This is the first novel Lahiri has written in Italian and translated into English. The reader will find the qualities that make Lahiri’s work so beloved: deep intelligence and feeling, richly textured physical and emotional landscapes, and a poetics of dislocation. But Whereabouts, brimming with the impulse to cross barriers, also signals a bold shift of style and sensibility. By grafting herself onto a new literary language, Lahiri has pushed herself to a new level of artistic achievement.

About the Author

JHUMPA LAHIRI is the author of four works of fiction: Interpreter of Maladies, The Namesake, Unaccustomed Earth, and The Lowland; and a work of nonfiction, In Other Words. She has received numerous awards, including the Pulitzer Prize; the PEN/Hemingway Award; the PEN/Malamud Award; the Frank O'Connor International Short Story Award; the Premio Gregor von Rezzori; the DSC Prize for South Asian Literature; a 2014 National Humanities Medal, awarded by President Barack Obama; and the Premio Internazionale Viareggio-Versilia, for In altre parole.

Praise For…

“A quietly bracing work of fiction . . . This is arguably Lahiri’s most beautifully written novel.”
—Jennifer Wilson, The Nation
Whereabouts is rendered in short, journal-like fragments so strongly and rightly voiced that other books sound wrong when you turn to them."
—Claire Dederer, The Atlantic
Lahiri writes with subtlety and delicacy.”
—Heller McAlpin, NPR
“Another masterstroke in a career already filled with them.”
—O, the Oprah Magazine

“Whereabouts signals a new mode for Lahiri, and a daring transformation . . . It feels true and wise to the core.”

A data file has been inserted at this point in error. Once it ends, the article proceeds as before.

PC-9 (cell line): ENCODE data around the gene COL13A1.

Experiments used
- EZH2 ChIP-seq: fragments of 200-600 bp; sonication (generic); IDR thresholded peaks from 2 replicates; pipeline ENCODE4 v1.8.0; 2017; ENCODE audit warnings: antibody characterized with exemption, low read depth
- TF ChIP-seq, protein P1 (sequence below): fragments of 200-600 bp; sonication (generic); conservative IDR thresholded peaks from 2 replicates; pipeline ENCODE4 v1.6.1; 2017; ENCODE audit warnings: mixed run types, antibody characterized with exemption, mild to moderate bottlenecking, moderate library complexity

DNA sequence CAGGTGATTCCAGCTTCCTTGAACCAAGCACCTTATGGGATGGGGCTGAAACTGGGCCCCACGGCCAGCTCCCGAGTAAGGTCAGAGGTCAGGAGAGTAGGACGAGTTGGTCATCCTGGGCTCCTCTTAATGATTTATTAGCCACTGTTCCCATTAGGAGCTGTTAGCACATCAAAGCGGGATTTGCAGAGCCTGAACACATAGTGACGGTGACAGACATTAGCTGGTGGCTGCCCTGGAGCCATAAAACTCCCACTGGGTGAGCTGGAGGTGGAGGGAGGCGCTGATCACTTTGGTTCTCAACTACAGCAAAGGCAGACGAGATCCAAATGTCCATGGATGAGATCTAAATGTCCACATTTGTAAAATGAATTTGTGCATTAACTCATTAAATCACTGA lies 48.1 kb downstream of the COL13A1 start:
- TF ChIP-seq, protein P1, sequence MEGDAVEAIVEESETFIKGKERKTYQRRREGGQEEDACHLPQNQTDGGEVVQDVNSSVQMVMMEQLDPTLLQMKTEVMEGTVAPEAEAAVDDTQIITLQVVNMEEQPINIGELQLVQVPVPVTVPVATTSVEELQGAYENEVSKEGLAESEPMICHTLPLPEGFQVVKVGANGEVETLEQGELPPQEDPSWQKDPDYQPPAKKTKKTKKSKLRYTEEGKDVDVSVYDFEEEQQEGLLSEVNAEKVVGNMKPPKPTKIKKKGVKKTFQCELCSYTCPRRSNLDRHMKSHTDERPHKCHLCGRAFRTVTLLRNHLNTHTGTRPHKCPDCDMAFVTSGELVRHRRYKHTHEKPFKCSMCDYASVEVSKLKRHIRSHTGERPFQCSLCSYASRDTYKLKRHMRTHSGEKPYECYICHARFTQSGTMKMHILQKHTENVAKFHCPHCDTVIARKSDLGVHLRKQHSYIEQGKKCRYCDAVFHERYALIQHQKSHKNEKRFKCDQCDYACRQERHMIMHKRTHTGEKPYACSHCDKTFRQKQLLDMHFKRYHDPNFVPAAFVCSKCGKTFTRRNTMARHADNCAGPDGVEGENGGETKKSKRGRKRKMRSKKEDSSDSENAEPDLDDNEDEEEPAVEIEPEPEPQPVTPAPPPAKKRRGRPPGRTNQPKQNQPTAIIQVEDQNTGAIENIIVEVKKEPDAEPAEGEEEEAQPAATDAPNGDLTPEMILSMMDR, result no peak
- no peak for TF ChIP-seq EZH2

—Anderson Tepper, Los Angeles Times

“Subtle and stirring . . . A fascinating departure in cadence and form for Lahiri. Whereabouts [is written with] the sort of deft hand so few can properly wield: it evokes the sort of slow thrum of despair and loneliness so few can manage well. But Lahiri is no ordinary writer. There’s a calming sense of comfort one finds in the solitude experienced by our main character, largely due to the exactness of Lahiri’s writing. Poetic as she is and always has been, seemingly innocuous turns of phrase cut to the core, while descriptions of light and darkness take you aback and make you swoon. Elegantly observed and often beautifully sad . . . Whereabouts will stay with you longer than you anticipate.”
—Alicia Lutes, USA Today

“Hypnotic…a book [whose] peculiar magnetism lies in its clash of candour and coyness.”
—Anthony Cummins, The Guardian

“Skillful… Lahiri's sentences are honed to minimalist beauty. A loose narrative emerges of an Italian woman at a crossroads in her life . . . The chapters detail encounters, but other humans are like passing shadows. The pain of the narrator’s isolation feels extremely real.”
—Madeleine Thien, The New York Times Book Review